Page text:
Change of course for container ships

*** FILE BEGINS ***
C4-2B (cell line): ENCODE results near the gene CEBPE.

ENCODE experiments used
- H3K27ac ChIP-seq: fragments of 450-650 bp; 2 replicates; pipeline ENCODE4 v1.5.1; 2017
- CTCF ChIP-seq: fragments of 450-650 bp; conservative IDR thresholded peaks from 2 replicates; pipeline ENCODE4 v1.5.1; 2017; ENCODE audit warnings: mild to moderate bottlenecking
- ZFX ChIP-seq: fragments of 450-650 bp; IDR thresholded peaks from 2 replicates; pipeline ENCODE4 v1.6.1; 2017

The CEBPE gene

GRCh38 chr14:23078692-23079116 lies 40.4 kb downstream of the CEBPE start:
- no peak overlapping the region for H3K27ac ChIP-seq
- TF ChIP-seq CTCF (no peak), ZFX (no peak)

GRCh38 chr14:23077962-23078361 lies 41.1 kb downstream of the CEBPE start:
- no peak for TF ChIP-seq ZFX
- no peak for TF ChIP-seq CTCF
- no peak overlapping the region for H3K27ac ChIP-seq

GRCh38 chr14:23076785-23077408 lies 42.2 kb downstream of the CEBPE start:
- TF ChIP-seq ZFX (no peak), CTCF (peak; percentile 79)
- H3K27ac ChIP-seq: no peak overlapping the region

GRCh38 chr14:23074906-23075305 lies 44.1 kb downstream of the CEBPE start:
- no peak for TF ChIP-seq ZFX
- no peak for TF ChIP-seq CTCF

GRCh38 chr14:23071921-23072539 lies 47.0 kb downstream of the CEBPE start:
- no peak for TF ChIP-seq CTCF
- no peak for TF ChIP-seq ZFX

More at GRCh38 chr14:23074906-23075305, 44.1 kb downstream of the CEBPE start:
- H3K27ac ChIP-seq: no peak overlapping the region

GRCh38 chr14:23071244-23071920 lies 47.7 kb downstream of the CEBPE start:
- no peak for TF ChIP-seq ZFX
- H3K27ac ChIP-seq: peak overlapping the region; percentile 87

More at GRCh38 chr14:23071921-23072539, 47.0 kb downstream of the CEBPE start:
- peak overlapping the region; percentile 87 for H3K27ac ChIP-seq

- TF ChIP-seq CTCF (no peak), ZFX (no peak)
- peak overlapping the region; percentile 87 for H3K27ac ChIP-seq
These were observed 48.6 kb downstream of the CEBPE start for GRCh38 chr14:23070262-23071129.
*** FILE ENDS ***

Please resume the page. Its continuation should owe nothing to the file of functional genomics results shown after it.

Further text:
The container ship market is set for a major overhaul as the new and stricter regulations concerning the security of maritime transport of the International Maritime Organization (IMO) will come into force in August 2007. The main change is that fuel tanks will have to be removed from the bottom of container ships so as to reduce the risk of pollution of the sea by leaks. Therefore, new ship design specifications will be determined so that tanks can carry the same amount of fuel as today, which will affect the shipping capacity of new vessels. Analysts suggest that the cost of such a new vessel will grow by 1 percent for ships with a capacity of 4,250 20-foot equivalent units (teu), which today are priced at about $60 million. Similarly, the construction of a panamax container ship may cost $3 million more, which should increase orders by shipping companies before the new measures are applied. Any new ships ordered after August 1, 2007 will have to comply with the new regulations, which will also apply to any ships delivered after August 1, 2010. Nevertheless, major problems are feared as most shipyards will struggle to find the launching cradles required to meet the increasing demand. Already a large part of South Korea’s shipyard capacity is booked for the building of tankers and liquefied natural gas (LNG) vessels. Industry publication TradeWinds suggests that more than 40 percent of the cradles available for container ships have been taken up by other types of vessels. Shipowners are pressing for delivery before August 2010, which not all shipyards can guarantee. They must also consider other factors, such as the fact that the new ships will be able to carry fewer containers, due to the fuel tank change and the double-hull construction. This is an additional incentive for owners to turn to bigger container ships so that they can renew their fleets before the new rules are applied. Still, there are some shipowners who do not worry as much because they will have new ships delivered by 2008 due to previous orders, which has kept them from placing any new ones in recent months. Consequently, ships set for delivery in 2009 will have a combined capacity of 500,000 teu, against 1.4 million teu in 2007 and 2008. The vessels to be affected the most are large container ships. All vessels in excess of 500 tons will have to either be double-hulled or include hydrostatic-pressure protection in their fuel tanks. This would minimize the risk of spillage at sea even in the case of two ships colliding. Shipowners therefore have to safeguard their interests under huge time pressure as the market is changing. For instance, many Japanese shipyards say their boat yards have been booked until mid-2010. However, as some market analysts suggest, more than 50 percent of the total ship construction capacity for delivery in 2009 remains available. They add that shipyards often tend to exaggerate their booking rates in order to maintain high prices, though they usually manage to miraculously find some free cradles at the last minute by changing the structure of their construction schedule. It is true, though, that cradles for bigger vessels will soon be fully booked, especially if the same order rate for tankers continues.